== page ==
What has it been like to work with Commonwealth Human Rights Initiative? How (if at all) has the experience changed the way you think about access to justice and reform around the world?

EA: I couldn’t have asked for a better partner nonprofit to work with, and I’m very grateful to Oculus for pairing us up. The Commonwealth Human Rights Initiative are an honest, hardworking, modest, kind, and super intelligent group of people who come from a wide range of backgrounds, all working tirelessly to help people in the Commonwealth learn their rights and help save the lives of some people who are unaware of the systems working around them, using justice as their tool. Working with Raja Bagga, Niyati Singh, and Sanjoy Hazarika on creating this film was wonderful, and I wouldn’t have it any other way. We went through some tough times creating the film, but eventually it came together, and we’re all very happy with the results. We all worked hard on this project, and we hope that we were able to do justice to Vijai and Kanhaiya’s story. We hope that, through this piece, we can raise awareness around “under-trials” all over the world. India has extensive laws and is an amazing country, but like all countries, there are systems in place that can be improved. We hope that, through the film, the public becomes aware of some of these issues around access to justice and the legal system in India, so that we can accelerate the solutions to some of the problems the Indian government is working on as well.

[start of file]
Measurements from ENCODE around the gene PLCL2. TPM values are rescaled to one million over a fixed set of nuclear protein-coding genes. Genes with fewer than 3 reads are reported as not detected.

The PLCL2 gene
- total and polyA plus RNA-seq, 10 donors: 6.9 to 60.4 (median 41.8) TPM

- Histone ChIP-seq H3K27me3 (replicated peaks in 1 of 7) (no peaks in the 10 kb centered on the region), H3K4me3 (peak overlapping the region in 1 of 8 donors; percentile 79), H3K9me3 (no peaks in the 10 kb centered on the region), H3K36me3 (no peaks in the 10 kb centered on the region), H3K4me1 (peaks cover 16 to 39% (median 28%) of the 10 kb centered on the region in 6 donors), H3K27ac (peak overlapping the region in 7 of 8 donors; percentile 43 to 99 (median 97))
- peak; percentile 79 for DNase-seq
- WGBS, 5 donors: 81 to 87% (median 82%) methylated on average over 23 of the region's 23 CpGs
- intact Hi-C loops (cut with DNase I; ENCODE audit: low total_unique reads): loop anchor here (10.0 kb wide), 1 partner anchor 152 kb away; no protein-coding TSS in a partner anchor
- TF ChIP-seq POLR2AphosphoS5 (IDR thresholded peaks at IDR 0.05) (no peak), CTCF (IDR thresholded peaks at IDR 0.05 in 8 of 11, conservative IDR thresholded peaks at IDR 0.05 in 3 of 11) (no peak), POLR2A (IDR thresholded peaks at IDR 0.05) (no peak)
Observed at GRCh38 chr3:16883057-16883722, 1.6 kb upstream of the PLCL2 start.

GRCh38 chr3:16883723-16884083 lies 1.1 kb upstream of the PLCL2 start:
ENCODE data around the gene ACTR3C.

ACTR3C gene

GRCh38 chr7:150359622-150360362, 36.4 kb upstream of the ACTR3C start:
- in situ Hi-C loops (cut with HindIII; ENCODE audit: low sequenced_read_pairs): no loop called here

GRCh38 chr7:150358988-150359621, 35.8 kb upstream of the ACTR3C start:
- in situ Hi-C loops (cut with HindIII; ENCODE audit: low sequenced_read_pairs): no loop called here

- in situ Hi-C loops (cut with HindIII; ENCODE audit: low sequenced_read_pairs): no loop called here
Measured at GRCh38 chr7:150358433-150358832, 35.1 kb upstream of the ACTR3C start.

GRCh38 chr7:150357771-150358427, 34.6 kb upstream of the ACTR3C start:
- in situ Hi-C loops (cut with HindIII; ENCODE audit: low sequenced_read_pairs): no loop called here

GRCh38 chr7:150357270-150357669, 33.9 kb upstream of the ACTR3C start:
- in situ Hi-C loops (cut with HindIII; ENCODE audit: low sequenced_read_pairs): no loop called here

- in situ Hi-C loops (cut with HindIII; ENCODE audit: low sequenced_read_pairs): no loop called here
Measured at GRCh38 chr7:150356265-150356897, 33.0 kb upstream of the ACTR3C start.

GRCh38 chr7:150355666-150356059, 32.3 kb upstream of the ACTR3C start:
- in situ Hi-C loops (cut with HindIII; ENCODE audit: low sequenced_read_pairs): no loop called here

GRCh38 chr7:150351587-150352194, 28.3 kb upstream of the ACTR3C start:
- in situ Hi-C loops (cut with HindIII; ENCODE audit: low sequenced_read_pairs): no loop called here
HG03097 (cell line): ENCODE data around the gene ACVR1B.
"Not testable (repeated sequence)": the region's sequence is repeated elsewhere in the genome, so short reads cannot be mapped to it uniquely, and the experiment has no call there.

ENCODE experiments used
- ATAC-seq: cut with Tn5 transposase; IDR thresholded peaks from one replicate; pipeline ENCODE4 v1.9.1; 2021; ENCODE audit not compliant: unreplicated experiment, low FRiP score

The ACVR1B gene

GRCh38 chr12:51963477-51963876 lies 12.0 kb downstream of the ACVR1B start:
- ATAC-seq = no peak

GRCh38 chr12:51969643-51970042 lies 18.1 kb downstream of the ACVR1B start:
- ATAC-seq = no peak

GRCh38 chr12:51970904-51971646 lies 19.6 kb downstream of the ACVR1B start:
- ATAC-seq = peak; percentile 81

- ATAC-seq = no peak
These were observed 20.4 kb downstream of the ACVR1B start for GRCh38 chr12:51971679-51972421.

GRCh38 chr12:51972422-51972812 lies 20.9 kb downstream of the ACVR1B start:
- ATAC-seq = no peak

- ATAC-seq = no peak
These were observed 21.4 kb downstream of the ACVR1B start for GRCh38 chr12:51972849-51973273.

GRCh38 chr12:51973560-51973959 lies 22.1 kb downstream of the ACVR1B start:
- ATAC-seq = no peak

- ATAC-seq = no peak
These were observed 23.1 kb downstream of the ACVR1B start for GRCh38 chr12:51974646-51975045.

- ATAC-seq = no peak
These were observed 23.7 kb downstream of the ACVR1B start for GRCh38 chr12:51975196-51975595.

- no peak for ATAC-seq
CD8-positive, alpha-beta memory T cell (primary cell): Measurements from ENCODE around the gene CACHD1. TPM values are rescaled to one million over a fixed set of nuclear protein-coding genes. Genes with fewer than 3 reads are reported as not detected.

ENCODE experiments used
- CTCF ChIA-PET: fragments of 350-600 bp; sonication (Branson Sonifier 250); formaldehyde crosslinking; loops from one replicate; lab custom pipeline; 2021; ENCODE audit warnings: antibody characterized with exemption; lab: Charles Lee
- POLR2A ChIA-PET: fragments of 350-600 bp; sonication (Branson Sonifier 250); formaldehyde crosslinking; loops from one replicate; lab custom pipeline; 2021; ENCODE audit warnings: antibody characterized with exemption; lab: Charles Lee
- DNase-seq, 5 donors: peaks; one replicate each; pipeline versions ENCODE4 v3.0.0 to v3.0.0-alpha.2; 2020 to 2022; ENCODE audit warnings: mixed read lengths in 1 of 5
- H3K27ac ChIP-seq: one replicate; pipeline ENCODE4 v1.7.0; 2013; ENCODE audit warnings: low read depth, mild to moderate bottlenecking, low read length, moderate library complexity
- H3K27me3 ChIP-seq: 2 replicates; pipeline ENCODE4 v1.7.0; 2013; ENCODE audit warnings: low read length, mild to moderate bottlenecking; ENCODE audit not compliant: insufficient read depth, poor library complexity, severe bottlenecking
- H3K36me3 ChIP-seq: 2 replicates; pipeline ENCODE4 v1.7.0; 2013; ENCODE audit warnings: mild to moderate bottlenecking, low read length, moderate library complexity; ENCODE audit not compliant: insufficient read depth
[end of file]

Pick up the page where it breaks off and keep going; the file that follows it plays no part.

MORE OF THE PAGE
Why was VR the right medium for this particular story? Would this project have been possible in a different format?

EA: Not every story has to be created in VR, but some stories really work best using it as a medium. We felt as though taking people into such a different culture, different way of life, different set of events and circumstances like Vijai and Kanhaiya’s could only be best experienced through virtual reality. Some of the issues and themes mentioned in the film like access to justice, under-trials, false imprisonment, and the relentless effort of Kanhaiya to save his mother from incarceration could be effectively told in VR, so we chose their story to work on. Through their personal story, we feel as though people will really be able to understand the broader issues at stake on a human and emotional level—and hopefully empathize in a way that would be very difficult to achieve using other mediums. You can step into someone’s life using VR. Walking in their shoes for 10 minutes can change your life and motivate you to act to improve the world.